You don’t have to like your colleagues, but you shouldn’t have to fear them. Two cases of disquieting co-workers.
Reader: I work at a large office where another employee is obviously mentally ill. She has always been withdrawn and uncommunicative, not even making eye contact in the hall. Lately, she appears almost catatonic, with no natural expressions or reactions. She looks like a ghost. She has worked there for at least a decade and is now the “elephant in the room.”
How can I know that HR is addressing or assessing her problem? To what extent should it? “Had a history of mental illness” and “always kept to him-/herself” are quotes repeated in so many news stories about violent outbursts.
Karla: Maybe I’m overly protective of introverts, but I think it’s a leap from a subdued personality to “mentally ill.” I’d be more concerned about “violent outbursts” if you had mentioned red flags beyond her flat affect: manic states, threats, clashes with authority, poor performance.
Your colleague may be battling illness or depleted from caring for a sick relative. She could have a social phobia or be a victim of domestic abuse. Whatever the issue, she shouldn’t have to be a suspected threat to her co-workers for her change in personality to merit concern.
Expressing that concern can be tricky, though. Employers have to “strike a balance between being helpful and not being intrusive,” says Declan Leonard, managing partner at employment law firm Berenzweig Leonard. In particular, they must avoid “playing doctor” with off-the-cuff diagnoses such as “we think you might have depression,” which recasts the conversation — and any future actions — through the lens of the Americans With Disabilities Act. A better approach, says Leonard, is for her manager to open a dialogue that focuses on performance, including interpersonal behavior: “I notice you seem detached or distracted lately, and I’m concerned about you. Is everything all right?” And then her manager should listen, maybe with the number of the company’s employee assistance program handy.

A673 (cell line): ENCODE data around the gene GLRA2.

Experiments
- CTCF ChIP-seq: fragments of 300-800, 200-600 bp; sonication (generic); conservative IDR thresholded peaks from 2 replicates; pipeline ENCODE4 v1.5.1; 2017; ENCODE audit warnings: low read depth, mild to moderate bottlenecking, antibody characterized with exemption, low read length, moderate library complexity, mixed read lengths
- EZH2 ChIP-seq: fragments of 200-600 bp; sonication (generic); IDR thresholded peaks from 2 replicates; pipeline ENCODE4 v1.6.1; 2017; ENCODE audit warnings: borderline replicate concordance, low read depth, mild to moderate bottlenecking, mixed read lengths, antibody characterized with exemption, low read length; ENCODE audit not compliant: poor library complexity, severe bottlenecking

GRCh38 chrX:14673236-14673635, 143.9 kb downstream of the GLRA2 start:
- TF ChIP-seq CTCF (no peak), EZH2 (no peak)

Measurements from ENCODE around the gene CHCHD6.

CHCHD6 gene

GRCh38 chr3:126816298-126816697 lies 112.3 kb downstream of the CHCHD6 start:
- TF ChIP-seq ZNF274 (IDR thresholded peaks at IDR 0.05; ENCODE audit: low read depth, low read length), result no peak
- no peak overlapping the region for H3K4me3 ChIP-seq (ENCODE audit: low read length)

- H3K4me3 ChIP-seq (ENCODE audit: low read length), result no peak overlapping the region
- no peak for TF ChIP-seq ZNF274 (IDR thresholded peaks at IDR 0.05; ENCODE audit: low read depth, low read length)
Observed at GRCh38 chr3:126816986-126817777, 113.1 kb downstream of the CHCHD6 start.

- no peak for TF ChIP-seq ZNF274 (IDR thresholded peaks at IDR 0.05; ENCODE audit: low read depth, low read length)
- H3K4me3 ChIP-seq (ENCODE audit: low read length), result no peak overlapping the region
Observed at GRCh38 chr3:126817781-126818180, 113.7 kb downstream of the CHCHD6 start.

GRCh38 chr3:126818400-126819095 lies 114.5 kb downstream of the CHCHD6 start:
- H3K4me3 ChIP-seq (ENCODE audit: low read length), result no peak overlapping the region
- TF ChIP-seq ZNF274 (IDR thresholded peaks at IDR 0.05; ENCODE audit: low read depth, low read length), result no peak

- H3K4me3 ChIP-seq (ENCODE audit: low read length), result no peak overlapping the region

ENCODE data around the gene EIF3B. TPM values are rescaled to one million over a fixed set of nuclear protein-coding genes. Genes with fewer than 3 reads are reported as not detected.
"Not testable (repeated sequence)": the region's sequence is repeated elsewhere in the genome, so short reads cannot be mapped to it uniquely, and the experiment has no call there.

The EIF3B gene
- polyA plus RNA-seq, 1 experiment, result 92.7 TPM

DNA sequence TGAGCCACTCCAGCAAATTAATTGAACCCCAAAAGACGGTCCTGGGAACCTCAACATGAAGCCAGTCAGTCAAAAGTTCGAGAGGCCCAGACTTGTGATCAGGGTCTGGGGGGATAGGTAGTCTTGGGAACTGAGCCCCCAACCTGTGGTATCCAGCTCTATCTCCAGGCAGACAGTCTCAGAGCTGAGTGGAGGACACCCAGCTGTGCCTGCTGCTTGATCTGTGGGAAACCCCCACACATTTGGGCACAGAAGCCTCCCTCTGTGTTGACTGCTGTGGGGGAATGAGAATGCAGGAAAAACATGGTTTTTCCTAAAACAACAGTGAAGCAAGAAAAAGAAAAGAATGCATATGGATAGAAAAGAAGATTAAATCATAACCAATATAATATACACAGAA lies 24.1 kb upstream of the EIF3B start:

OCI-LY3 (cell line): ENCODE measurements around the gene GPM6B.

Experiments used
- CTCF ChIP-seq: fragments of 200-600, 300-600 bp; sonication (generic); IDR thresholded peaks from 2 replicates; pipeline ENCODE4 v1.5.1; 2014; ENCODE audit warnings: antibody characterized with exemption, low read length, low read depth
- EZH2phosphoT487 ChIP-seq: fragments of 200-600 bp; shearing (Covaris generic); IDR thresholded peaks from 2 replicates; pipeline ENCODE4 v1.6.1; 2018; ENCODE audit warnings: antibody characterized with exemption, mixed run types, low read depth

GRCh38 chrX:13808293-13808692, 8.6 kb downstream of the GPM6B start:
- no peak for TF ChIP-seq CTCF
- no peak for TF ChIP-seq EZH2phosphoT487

Notice I said “her manager.” So where does that leave you, her nervous co-worker? Leonard recommends you approach the manager: “Luna seems quieter than usual lately, and it worries me. I thought I should bring it to your attention.” The manager should confirm that the matter is being or will be looked into. If not, you may want to contact HR — but your stated focus should always be Luna’s well-being.
Next week: A scary staredown.
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